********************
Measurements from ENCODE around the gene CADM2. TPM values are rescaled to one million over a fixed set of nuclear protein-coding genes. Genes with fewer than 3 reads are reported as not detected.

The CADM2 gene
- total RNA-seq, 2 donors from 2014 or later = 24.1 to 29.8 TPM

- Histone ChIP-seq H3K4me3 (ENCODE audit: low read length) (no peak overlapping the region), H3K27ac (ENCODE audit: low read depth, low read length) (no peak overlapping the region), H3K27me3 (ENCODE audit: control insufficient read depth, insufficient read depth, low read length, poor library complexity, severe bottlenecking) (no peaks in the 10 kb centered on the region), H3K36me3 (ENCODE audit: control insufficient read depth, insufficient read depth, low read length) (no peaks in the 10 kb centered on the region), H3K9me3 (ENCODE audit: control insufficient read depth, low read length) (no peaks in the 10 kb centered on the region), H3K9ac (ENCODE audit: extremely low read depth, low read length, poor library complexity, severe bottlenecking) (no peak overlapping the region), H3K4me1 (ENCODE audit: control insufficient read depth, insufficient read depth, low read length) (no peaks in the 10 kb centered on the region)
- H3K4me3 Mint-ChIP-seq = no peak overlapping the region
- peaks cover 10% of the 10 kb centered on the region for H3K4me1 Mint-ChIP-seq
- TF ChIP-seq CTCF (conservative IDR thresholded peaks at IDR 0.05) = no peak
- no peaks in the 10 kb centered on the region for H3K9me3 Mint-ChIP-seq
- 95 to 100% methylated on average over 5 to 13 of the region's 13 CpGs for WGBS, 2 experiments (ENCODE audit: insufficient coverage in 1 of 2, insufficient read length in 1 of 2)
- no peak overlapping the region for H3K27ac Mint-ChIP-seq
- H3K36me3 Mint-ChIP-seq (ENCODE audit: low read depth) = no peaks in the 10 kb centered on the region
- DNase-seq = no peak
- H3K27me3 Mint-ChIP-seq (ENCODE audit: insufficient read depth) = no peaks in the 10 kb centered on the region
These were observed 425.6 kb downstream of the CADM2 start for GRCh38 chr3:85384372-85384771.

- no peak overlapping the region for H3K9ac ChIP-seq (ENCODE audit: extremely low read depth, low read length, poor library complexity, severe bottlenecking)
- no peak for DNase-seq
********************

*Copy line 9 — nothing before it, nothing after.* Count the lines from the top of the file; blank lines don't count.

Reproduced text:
- 95 to 100% methylated on average over 5 to 13 of the region's 13 CpGs for WGBS, 2 experiments (ENCODE audit: insufficient coverage in 1 of 2, insufficient read length in 1 of 2)